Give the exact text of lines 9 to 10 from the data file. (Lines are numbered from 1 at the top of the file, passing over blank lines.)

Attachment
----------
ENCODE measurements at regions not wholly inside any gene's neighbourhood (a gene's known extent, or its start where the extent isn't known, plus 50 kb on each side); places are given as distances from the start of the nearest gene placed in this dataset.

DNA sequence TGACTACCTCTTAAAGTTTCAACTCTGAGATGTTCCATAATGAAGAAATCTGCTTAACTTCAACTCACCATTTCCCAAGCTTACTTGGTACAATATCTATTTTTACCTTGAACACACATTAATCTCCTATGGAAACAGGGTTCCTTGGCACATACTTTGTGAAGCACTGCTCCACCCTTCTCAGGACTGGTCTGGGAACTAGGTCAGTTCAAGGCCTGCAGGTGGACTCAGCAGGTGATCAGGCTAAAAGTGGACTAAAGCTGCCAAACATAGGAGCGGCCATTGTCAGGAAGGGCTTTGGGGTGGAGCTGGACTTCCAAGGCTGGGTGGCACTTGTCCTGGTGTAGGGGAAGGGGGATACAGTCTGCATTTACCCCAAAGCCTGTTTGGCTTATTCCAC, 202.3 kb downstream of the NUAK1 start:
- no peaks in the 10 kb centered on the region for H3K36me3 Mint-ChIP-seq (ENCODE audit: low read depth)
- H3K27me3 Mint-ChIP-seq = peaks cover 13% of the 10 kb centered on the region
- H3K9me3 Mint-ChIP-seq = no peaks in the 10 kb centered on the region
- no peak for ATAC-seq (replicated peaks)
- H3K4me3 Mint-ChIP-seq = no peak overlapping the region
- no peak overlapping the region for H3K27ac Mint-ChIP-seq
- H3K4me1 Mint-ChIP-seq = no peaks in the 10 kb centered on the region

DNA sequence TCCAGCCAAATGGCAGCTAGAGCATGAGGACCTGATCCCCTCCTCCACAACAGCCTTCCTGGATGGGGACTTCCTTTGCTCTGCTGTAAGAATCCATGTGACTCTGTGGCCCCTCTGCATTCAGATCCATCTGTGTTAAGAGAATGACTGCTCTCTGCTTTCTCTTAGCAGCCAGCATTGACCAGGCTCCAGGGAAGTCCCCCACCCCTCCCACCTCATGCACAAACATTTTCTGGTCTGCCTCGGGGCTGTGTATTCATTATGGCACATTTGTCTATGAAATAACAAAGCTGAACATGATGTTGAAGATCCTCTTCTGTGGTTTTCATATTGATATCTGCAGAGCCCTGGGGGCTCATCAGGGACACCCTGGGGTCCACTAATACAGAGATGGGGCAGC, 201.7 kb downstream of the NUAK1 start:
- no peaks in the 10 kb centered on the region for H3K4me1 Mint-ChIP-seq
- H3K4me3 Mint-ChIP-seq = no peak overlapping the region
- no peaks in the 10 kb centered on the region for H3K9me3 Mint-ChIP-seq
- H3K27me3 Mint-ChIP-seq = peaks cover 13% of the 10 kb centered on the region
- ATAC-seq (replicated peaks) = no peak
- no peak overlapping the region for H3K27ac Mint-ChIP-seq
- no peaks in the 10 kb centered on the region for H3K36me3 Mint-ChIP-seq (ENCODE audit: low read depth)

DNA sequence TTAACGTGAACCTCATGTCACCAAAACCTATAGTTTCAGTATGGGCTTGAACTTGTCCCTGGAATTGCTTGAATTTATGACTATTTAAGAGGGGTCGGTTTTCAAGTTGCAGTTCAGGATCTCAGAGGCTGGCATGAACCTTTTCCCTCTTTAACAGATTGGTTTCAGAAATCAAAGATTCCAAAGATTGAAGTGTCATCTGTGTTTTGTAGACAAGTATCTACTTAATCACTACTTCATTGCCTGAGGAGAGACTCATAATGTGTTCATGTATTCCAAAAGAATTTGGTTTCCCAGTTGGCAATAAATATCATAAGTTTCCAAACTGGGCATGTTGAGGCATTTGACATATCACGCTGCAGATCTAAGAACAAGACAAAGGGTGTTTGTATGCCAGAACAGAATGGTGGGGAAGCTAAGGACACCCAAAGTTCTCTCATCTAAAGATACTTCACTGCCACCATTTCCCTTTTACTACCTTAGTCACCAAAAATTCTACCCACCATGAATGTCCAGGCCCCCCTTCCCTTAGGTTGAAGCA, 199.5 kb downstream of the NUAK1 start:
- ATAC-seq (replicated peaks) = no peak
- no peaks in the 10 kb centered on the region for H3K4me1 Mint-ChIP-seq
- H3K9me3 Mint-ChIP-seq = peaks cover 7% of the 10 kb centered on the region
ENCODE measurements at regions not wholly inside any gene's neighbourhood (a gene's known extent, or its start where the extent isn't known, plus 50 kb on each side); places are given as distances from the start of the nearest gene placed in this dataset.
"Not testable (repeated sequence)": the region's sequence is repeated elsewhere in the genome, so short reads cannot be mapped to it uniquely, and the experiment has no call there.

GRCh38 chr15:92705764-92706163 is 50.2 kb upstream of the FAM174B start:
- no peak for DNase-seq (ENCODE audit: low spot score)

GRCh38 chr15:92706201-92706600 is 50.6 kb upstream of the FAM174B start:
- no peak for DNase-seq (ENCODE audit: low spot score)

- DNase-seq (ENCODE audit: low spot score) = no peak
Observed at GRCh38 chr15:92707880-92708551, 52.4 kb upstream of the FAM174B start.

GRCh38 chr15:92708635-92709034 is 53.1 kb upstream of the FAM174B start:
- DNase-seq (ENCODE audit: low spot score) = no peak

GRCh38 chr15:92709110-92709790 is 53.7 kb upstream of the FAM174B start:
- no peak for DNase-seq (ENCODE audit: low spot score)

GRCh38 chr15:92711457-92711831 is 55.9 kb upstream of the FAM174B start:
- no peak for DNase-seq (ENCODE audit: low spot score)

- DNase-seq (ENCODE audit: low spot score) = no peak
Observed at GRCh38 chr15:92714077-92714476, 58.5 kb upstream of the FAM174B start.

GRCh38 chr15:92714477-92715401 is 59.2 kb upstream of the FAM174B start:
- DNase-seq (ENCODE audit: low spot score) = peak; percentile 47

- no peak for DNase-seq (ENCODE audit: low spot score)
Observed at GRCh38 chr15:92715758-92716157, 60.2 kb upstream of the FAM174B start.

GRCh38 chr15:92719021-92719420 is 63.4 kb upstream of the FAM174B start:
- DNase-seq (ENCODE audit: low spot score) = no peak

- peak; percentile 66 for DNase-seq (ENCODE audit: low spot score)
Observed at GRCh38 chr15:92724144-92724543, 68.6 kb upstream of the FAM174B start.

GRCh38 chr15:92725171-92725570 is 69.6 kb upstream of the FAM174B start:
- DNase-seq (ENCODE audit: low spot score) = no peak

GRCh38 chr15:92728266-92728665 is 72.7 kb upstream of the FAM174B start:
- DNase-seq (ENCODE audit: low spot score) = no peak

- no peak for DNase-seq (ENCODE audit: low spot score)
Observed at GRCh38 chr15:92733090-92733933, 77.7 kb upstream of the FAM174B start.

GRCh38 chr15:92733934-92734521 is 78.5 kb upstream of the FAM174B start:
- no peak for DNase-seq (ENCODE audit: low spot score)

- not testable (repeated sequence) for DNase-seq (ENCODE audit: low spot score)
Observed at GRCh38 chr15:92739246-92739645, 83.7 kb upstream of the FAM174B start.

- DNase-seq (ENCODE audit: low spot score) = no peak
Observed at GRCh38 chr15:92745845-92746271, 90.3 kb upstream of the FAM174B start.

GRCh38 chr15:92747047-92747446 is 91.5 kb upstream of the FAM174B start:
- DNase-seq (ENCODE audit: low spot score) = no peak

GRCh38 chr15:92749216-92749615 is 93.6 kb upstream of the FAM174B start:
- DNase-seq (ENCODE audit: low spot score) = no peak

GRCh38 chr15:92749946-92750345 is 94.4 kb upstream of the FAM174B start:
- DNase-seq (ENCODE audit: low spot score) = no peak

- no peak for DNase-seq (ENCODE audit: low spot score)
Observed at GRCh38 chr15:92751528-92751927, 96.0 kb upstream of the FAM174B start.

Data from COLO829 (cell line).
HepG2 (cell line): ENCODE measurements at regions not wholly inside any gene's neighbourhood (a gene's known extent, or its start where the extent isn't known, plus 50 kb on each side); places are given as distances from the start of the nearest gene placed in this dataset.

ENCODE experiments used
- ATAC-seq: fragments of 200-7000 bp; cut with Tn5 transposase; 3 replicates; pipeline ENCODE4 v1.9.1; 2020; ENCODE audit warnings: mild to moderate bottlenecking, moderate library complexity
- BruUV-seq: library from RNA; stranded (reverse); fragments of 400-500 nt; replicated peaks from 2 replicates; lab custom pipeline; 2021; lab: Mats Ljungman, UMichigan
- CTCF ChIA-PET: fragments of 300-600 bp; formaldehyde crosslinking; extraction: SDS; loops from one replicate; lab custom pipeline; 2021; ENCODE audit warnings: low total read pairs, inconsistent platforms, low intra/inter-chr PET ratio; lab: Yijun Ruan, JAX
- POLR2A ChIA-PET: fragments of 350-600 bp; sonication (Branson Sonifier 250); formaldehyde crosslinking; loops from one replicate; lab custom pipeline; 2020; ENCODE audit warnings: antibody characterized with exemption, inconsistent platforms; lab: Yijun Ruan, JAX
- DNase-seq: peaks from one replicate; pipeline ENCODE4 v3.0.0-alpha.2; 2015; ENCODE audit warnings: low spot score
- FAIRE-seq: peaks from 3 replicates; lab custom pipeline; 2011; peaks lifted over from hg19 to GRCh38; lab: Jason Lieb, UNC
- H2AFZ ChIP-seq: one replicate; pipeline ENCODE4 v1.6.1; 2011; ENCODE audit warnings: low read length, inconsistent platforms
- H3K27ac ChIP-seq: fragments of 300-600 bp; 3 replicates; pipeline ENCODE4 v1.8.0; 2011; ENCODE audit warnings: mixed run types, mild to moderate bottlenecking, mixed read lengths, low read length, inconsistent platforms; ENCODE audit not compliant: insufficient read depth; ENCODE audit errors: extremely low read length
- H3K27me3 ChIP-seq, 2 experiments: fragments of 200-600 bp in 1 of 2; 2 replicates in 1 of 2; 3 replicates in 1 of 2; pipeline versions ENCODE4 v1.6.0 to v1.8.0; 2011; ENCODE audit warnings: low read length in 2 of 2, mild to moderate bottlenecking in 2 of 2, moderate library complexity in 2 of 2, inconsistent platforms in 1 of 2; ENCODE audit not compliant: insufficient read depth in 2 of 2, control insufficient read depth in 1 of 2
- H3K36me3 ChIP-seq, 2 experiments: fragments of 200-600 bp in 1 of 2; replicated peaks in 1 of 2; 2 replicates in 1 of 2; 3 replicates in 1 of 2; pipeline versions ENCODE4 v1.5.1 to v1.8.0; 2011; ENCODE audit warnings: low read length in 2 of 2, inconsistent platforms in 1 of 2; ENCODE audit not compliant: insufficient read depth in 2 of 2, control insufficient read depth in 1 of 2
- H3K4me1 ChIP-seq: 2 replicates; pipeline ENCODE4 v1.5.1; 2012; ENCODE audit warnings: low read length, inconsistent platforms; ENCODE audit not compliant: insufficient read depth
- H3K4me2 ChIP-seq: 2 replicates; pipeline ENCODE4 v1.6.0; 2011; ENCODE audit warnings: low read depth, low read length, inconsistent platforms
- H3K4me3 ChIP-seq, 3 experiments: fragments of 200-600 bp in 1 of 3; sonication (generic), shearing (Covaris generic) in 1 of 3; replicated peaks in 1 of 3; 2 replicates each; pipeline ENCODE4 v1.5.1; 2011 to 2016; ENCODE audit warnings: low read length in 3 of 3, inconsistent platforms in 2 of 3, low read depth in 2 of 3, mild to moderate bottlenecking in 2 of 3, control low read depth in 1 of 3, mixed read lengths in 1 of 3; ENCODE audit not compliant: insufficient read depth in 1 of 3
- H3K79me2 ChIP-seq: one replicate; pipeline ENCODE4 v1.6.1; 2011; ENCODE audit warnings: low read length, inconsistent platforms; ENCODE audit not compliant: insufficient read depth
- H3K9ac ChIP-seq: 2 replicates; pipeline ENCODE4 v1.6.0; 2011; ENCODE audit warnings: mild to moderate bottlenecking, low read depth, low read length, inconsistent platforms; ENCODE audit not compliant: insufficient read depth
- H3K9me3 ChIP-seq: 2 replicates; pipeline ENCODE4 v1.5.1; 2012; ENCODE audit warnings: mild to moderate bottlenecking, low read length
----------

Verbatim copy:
- H3K4me1 Mint-ChIP-seq = no peaks in the 10 kb centered on the region

DNA sequence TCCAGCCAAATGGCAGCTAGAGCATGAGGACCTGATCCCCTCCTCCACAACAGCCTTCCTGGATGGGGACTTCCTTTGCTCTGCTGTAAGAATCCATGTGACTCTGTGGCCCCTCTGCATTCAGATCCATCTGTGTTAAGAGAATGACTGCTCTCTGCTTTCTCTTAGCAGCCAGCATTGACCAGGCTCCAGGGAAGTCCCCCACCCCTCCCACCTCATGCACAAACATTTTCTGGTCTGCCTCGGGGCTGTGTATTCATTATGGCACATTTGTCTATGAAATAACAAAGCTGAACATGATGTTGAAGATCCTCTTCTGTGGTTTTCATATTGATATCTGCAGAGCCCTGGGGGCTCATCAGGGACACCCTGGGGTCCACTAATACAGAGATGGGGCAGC, 201.7 kb downstream of the NUAK1 start: